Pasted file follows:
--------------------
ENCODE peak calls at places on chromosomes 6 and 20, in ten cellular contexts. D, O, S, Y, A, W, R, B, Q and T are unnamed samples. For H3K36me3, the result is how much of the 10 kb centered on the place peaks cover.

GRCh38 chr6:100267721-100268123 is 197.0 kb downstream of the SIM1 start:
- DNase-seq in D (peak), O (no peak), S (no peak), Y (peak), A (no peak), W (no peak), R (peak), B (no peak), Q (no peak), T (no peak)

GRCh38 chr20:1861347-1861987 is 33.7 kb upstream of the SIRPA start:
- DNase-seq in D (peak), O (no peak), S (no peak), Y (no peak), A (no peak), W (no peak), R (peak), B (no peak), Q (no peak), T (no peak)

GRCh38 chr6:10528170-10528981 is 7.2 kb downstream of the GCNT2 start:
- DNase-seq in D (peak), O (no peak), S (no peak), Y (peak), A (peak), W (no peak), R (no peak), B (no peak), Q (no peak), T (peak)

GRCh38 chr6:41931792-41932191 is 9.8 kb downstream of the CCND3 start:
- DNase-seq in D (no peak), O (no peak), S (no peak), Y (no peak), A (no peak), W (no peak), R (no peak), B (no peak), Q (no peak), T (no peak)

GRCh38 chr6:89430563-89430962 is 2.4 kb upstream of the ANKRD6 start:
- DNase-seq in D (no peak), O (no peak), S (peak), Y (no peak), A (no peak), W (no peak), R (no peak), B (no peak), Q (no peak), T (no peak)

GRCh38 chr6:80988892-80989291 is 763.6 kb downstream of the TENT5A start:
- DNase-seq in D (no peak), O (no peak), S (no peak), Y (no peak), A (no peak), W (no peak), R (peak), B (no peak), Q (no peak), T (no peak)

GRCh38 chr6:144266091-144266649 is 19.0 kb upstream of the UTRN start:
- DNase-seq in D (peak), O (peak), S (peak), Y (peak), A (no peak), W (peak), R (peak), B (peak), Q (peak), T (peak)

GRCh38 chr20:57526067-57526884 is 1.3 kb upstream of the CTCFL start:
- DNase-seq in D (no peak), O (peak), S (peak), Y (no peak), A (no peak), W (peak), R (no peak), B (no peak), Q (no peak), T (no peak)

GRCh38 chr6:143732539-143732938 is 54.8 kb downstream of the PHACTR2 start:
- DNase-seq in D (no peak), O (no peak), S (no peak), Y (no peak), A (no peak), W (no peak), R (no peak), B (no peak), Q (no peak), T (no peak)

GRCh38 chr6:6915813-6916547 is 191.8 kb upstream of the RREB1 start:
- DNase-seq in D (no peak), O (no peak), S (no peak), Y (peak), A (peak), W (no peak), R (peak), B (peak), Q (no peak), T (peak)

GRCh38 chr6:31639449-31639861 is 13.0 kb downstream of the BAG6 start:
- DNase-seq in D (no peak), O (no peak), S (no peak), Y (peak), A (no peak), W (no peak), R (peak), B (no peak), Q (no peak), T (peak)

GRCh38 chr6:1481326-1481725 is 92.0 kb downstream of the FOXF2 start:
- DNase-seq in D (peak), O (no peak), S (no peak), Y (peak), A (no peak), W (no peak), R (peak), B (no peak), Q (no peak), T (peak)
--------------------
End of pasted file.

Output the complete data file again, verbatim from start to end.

ENCODE peak calls at places on chromosomes 6 and 20, in ten cellular contexts. D, O, S, Y, A, W, R, B, Q and T are unnamed samples. For H3K36me3, the result is how much of the 10 kb centered on the place peaks cover.

GRCh38 chr6:100267721-100268123 is 197.0 kb downstream of the SIM1 start:
- DNase-seq in D (peak), O (no peak), S (no peak), Y (peak), A (no peak), W (no peak), R (peak), B (no peak), Q (no peak), T (no peak)

GRCh38 chr20:1861347-1861987 is 33.7 kb upstream of the SIRPA start:
- DNase-seq in D (peak), O (no peak), S (no peak), Y (no peak), A (no peak), W (no peak), R (peak), B (no peak), Q (no peak), T (no peak)

GRCh38 chr6:10528170-10528981 is 7.2 kb downstream of the GCNT2 start:
- DNase-seq in D (peak), O (no peak), S (no peak), Y (peak), A (peak), W (no peak), R (no peak), B (no peak), Q (no peak), T (peak)

GRCh38 chr6:41931792-41932191 is 9.8 kb downstream of the CCND3 start:
- DNase-seq in D (no peak), O (no peak), S (no peak), Y (no peak), A (no peak), W (no peak), R (no peak), B (no peak), Q (no peak), T (no peak)

GRCh38 chr6:89430563-89430962 is 2.4 kb upstream of the ANKRD6 start:
- DNase-seq in D (no peak), O (no peak), S (peak), Y (no peak), A (no peak), W (no peak), R (no peak), B (no peak), Q (no peak), T (no peak)

GRCh38 chr6:80988892-80989291 is 763.6 kb downstream of the TENT5A start:
- DNase-seq in D (no peak), O (no peak), S (no peak), Y (no peak), A (no peak), W (no peak), R (peak), B (no peak), Q (no peak), T (no peak)

GRCh38 chr6:144266091-144266649 is 19.0 kb upstream of the UTRN start:
- DNase-seq in D (peak), O (peak), S (peak), Y (peak), A (no peak), W (peak), R (peak), B (peak), Q (peak), T (peak)

GRCh38 chr20:57526067-57526884 is 1.3 kb upstream of the CTCFL start:
- DNase-seq in D (no peak), O (peak), S (peak), Y (no peak), A (no peak), W (peak), R (no peak), B (no peak), Q (no peak), T (no peak)

GRCh38 chr6:143732539-143732938 is 54.8 kb downstream of the PHACTR2 start:
- DNase-seq in D (no peak), O (no peak), S (no peak), Y (no peak), A (no peak), W (no peak), R (no peak), B (no peak), Q (no peak), T (no peak)

GRCh38 chr6:6915813-6916547 is 191.8 kb upstream of the RREB1 start:
- DNase-seq in D (no peak), O (no peak), S (no peak), Y (peak), A (peak), W (no peak), R (peak), B (peak), Q (no peak), T (peak)

GRCh38 chr6:31639449-31639861 is 13.0 kb downstream of the BAG6 start:
- DNase-seq in D (no peak), O (no peak), S (no peak), Y (peak), A (no peak), W (no peak), R (peak), B (no peak), Q (no peak), T (peak)

GRCh38 chr6:1481326-1481725 is 92.0 kb downstream of the FOXF2 start:
- DNase-seq in D (peak), O (no peak), S (no peak), Y (peak), A (no peak), W (no peak), R (peak), B (no peak), Q (no peak), T (peak)